Religious Beliefs Were Behind The Salem Witch Trials

2016 Words9 Pages
The view that religious beliefs were behind the Salem Witch Trials of 1692 is predominantly incorrect. While the Puritan culture’s strong Christian beliefs did dictate the behaviour of New England society, for the authorities that instigated the Witch Trials, religion was a mere justification for their actions that allowed them to gain support by instilling in the masses the fear of a higher power. Their true motives lay in the political and social issues of the time, with Salem Town’s division due to two disputing families, the ever-present fear of smallpox, and the male population’s immense opposition to female independence and sexuality. Thus, while society had strong religious beliefs, they were merely a pretext for the political and social factors of family conflict, disease, and fear of women that were the true bases for the accusations dealt in 1692.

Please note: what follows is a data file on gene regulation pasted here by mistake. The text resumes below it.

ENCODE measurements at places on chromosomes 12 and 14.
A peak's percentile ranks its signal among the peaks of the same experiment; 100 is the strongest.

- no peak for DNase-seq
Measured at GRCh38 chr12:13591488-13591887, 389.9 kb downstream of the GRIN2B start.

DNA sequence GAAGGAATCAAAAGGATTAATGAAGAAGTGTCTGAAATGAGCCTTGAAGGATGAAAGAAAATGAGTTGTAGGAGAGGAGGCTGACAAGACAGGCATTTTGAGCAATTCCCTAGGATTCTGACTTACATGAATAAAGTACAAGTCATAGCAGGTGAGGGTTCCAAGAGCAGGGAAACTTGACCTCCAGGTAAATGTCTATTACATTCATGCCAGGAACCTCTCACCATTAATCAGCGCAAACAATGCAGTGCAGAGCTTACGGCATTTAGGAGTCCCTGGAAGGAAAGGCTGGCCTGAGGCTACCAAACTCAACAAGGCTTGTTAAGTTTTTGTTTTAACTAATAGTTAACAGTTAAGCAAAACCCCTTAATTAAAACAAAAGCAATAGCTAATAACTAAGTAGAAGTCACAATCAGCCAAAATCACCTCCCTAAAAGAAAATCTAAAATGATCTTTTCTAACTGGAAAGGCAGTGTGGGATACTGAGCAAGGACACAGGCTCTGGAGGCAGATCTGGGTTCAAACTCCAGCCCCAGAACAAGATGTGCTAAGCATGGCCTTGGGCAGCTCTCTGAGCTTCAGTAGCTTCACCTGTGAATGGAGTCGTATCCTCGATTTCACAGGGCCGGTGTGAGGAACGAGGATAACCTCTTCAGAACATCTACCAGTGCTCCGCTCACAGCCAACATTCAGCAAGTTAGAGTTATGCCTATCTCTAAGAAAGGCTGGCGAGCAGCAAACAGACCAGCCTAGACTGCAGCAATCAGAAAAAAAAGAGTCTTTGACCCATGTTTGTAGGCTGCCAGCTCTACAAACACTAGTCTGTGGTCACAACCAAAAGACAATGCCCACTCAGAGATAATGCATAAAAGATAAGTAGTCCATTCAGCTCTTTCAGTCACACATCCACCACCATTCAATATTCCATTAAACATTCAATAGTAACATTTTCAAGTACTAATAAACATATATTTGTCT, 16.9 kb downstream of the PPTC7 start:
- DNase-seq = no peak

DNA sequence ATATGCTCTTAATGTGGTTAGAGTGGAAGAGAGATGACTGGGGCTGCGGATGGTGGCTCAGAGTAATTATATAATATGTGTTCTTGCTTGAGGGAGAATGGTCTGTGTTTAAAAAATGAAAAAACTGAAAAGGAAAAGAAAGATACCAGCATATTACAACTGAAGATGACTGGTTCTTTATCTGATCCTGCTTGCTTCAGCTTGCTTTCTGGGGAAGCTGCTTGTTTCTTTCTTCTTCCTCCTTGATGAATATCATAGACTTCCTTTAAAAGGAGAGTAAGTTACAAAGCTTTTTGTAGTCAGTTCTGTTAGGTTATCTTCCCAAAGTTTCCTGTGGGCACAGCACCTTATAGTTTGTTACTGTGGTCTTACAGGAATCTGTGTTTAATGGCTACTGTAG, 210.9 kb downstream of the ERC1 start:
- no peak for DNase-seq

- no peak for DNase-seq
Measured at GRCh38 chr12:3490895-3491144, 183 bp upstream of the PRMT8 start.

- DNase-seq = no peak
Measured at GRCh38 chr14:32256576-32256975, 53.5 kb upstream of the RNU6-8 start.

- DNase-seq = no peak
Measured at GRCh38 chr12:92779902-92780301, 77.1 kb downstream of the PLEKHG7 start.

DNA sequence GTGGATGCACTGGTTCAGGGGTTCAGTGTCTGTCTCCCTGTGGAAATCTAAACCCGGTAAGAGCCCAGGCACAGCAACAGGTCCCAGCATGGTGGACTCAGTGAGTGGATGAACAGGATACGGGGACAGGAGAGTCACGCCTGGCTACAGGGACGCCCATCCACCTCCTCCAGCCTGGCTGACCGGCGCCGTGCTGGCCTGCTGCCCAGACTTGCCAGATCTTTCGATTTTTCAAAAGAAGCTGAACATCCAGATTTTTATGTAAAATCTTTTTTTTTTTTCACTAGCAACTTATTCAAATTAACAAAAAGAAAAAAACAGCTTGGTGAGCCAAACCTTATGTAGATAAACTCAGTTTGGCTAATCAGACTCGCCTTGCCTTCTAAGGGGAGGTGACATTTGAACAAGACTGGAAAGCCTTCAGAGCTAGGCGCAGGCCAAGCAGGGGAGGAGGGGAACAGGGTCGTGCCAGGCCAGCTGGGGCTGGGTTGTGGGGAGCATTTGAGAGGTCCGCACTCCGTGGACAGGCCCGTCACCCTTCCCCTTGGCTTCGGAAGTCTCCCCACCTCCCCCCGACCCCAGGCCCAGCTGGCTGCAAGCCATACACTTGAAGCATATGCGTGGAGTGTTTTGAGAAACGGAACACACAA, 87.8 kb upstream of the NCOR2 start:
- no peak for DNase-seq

While Puritan religious beliefs did contribute to the Salem Witch Trials, it was only to a minor extent as, rather than being the true source of the witchcraft fear, they were used by New England authorities to manipulate and control the public. In the 1600s, religion was the cornerstone of Puritan society, a denomination that originated in England and was established in America with the migration of approximately 9,000 colonists between 1630 and 1645. Already superstitious, with a Christian Church that preached of a God who protected his servants, and a Devil who preyed on the weak, society’s fears were intensified
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